The History of Women's Football

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100 million Brazilians attended the 2019 Women's World Cup. For many, this was the pinnacle of football in the country. But it wasn't easy getting there.

The year was 2019. All restaurants, bars, convenience stores, beauty salons and waiting rooms tuned to the televisions in one program: the Women's World Cup. Brazil was the country that recorded the highest audience of that World Cup. The match between Brazil and France had 59 million spectators worldwide. 100 million Brazilians attended that World Cup.

For many, that World Cup was the pinnacle of women's football in Brazil. A little less than 6 years earlier, in 2013, the Brazilian Football Confederation announced the Brazilian Women's Soccer Championship, the largest competition of the sport in the country.

The path to these achievements was not short. It is surprising that until 1983, just 30 years before, the sport was forbidden for women. This ban, which lasted more than 50 years, prevented many girls from fulfilling the dream of playing football.

These dates serve to build the history of women's football. Check out the infographic we produced about it:​​

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​Organized since 2013, the Brazilian Women's Championship has already been won by major clubs such as Flamengo (in 2016), Santos (2017) and Corinthians (2018 and 2020), and is currently broadcast live on YouTube and Rede Bandeirantes.



Women were precluded from playing soccer until 1983.

Marta was elected the BEST SOCCER PLAYER OF THE YEAR for 5 consecutive years.

NO WOMAN is ranked among the 100 highest paid athletes in the world.



1881, the first-ever international women's friendly match took place: England x Scotland, in Edinburgh. The match was suspended and the modality was forbidden.

1884, with soccer still forbidden for women, a group of women gathered together and founded the first British Ladies Football Club.

 1885, the brave Englishwomen took to the field in a match that brought together representatives from North and South London. The match was a public success, with an attendance of 10,000 people.

1917, in the midst of the Great War, women soccer was a highlight. In the Challenge Cup grand final, 22,000 people watched top scorer Jennie Morgan who scored two goals just after taking off her wedding dress, hours after getting married.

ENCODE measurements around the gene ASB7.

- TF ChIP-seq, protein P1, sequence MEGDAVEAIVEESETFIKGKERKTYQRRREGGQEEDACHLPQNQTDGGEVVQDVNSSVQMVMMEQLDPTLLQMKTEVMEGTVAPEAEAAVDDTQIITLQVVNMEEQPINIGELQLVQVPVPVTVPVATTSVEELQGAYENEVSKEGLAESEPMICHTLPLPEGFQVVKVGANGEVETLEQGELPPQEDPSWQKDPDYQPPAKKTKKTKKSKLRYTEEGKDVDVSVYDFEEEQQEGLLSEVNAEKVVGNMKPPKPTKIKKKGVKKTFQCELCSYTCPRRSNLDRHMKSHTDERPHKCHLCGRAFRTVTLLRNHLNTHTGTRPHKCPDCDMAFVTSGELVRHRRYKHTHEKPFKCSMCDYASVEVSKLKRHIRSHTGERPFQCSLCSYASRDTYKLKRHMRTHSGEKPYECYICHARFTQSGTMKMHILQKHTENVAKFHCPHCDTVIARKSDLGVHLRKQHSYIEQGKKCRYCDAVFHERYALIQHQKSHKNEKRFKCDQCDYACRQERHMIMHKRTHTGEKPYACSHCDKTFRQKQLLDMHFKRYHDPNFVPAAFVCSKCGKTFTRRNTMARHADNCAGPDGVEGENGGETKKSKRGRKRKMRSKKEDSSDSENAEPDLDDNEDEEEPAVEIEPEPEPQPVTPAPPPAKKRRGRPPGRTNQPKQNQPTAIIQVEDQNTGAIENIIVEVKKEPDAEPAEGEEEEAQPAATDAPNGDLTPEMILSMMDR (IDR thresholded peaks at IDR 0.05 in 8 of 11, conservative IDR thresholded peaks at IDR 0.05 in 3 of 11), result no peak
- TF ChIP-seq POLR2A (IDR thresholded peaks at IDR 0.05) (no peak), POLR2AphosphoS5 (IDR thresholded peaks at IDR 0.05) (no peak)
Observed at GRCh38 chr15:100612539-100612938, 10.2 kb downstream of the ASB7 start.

1921, soccer was again forbidden for women. European federations would only look favorably upon it exactly 50 years later, in 1971.

1940, Pacaembu stadium hosted the first women's games in Brazil.

1983, the modality was finally regulated in Brazil, with friendly matches in stadiums, beach tournaments, calendars, practice in schools.

1986 was a great year for women's soccer. the first Brazilian women's soccer team took the field that year. The pioneers were: Sidnéia (Lica), Rosa, Mary, Jurema e Fanta; Danda, Fia, Cenira e Pelezinha; Lúcia and Elzinha. In addition, future goal scorer Marta Vieira da Silva was also born in Alagoas.

1988, Fifa promoted the first tournament with women's national teams. Brazil won the bronze medal.

1991, the first Fifa Word Cup of Women's soccer took place, won by the United States;

1999, Brazil wins its first podium at a World Cup, with bronze in the USA.

2003, Brazil, with Marta, wins gold at the Pan in Santo Domingo.

2007, Marta was already the best player in the world, and Brazil showed that: in the Rio Pan American Games, Brazil 5-0 against the USA in the gold medal final. In the World Cup, Brazil wins silver in the grand final against Germany.

2013, CBF launches the Women's National Championship, with 20 clubs in the first edition.

2015, Brazilian team is gold again, at the Pan in Canada.

2019, now it's the clubs' turn: FIFA and Conmebol require clubs that wish to compete in the men's Libertadores and South American Championships to have women's teams as well.

2021, Neoenergia takes the field with the Brazilian team to help the sport reach the next level.


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